Even as women had more of a presence at the Inn, they were still being pushed aside from the mainstream. In 1936, Helena Normanton presented Middle Temple with a large square silver inkstand, derived from a salver made in 1721 by a Huguenot silversmith, and inscribed to the memory of King George V, during whose reign the English Bar was opened to women. When donating this to the Inn, Normanton requested to the Under Treasurer that the inkstand be used by newly Called barristers when signing their names. She was rebuffed with a reply which stated that it would instead be “place in the ladies’ room in the library”, to which Helena retorted “I think that quite possibly the Masters of the Bench do not realise the extremely narrow circumstances of some of the women members of the Inn."
Ink Stand donated by Helena Normanton.
As well as making waves as students and later as practising barristers, women also began to play an active role in societies and general life at the Inn.
One early example of this was in 1923, when the Hardwicke Society, the foremost debating club for students and barristers with over 2,000 members, admitted its first female member, Miss Ida Duncan, after “a persistent body of pro-feminists” passed the change by a majority of four, in a house of 30 members. This event was reported by The Morning Post who went on to state that “just as the Circuit and the Old Bailey Bar Messes have to accommodate themselves to changing circumstances, the Hardwicke will have to mend its way and discard all that is left of the rough-and-ready manners born of its origin in coffee-house and tavern.”
Women members at Middle Temple also played an important role during World War II, which was recorded through a written account requested from Helena Normanton by the Ministry of Information. Normanton notes how all women aged up to sixty years of age were liable to assist in Civil Defence, such as fire-watching, and gives further examples of Middle Templars such as Beoroe Bicknell, who worked guarding the Inns of Court, and Florence Earengey, who became an Air-raid Warden in 1938. Helena also states how many of the younger women Called to the Bar at Middle Temple were serving across the world in uniform, showing how women barristers made an invaluable contribution to the war effort.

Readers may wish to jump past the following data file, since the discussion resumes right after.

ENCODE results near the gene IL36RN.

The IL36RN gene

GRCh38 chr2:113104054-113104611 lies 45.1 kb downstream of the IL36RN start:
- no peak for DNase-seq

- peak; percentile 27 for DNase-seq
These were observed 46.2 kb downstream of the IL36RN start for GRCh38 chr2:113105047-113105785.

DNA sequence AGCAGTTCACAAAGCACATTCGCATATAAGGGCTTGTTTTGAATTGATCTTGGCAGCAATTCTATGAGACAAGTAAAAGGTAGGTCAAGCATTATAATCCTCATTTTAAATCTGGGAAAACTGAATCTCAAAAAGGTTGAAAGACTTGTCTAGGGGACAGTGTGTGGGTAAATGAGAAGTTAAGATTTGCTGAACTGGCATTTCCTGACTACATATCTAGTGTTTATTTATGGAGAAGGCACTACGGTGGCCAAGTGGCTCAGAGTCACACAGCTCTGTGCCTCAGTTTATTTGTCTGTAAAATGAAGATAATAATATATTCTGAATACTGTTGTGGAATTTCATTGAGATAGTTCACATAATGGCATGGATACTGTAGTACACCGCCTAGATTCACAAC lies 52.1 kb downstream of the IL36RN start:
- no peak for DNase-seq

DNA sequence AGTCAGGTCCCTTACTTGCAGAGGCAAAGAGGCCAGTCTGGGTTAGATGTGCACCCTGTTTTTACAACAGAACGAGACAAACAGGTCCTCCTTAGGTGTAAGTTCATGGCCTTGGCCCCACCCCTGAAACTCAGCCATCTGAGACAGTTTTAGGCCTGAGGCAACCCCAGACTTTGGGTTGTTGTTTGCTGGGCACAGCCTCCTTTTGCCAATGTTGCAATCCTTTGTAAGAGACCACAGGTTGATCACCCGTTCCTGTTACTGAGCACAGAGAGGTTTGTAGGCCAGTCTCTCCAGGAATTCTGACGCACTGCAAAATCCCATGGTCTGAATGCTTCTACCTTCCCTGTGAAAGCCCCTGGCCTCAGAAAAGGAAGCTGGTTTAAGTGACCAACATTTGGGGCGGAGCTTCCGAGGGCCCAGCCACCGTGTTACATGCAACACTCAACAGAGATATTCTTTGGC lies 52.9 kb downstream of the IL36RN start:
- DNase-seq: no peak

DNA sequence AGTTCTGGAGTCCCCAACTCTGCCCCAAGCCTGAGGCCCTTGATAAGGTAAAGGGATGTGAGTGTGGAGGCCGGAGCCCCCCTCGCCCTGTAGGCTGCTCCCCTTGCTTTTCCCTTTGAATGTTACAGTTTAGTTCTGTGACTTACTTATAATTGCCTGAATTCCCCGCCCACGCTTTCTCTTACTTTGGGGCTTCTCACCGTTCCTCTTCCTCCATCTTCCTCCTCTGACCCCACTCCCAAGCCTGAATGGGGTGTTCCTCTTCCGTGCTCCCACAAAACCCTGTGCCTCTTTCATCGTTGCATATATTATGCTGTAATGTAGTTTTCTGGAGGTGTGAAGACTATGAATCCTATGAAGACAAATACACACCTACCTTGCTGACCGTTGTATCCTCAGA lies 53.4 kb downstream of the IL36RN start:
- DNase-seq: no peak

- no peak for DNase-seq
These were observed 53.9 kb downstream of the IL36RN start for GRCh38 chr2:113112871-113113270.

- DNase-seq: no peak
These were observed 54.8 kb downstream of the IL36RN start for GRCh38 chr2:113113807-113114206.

Women also got involved in student events at the Inn, for example, participating in the annual revels event, an ancient tradition in which students perform plays, comedy sketches and sing songs. The images below show female students joining their male counterparts on stage to entertain fellow members, c.1970.
Women participating in a revels performance [MT/19/PHO/2/6/1].
More recently, in 2012, the Temple Women’s Forum was established as a collaboration between Middle and Inner Temple to “encourage and support women throughout their careers, so as to increase retention within the profession.” Their first event saw over 400 women in law gather in Hall, the largest number of women to congregate in that space in the Inn’s history. They host events such as Networking Garden Parties and a range of panels which has bought women of the Bar together, while continuing to help make great strides for females in the profession.
Photos from events hosted by the Temple Women's Forum [MT/1/NEW/56].
The excellence of women students began to be recognised and rewarded in the Inn when in 1947, the Chrystal Macmillan Memorial Prize was founded and gave a prize for the female law student at the Middle Temple who scored the highest in the Bar Finals examination. Now awarded (as the Chrystal Macmillan Prize) to a Middle Temple student “at the discretion of the Scholarships and Prizes Committee", it continues to honour Macmillan’s memory, a Middle Templar and graduate of the University of Edinburgh, who was Called to the Bar in 1924 and was a passionate suffragette.
Photo of Chrystal Macmillan.
Although women continued to establish themselves in the world of law and achieved great successes, it was not until 2001 that a female Reader, Barbara Calvert, was appointed, and the first female Treasurer, Master Dawn Oliver, in 2011. It is a centuries-old tradition that the coats of arms of Readers and (since the 1980s) Treasurers of the Inn are displayed on panels in Hall and the Bench Corridors. As heraldry treats women differently to men, the women’s panel designs break the running of men’s shields, as the arms of most female Readers and Treasurers are displayed on a lozenge with no crest, as illustrated below.
Armorial Panel of Linda Elizabeth Sullivan, Autumn Reader 2009.
It is not only through their presence on the armorial panels that women have made their mark on the Inn’s walls. In 2018, Master Dawn Oliver became the first (non-royal) female Middle Templar depicted in a painting hanging in the Inn. Painted by Emily MacDuff to commemorate Master Oliver’s appointment as the Inn’s first female Treasurer in 2011, it currently hangs in the Parliament Chamber corridor.
Portrait of Master Dawn Oliver.
The introduction of women to the Middle Temple caused great shockwaves and necessary changes to be made to an institution that had previously been dominated by the interests and priorities of men. Although it has taken time, and there is still more work to be done, great progress has been made towards creating a more equal Inn which respects all genders that are admitted and Called to the Bar.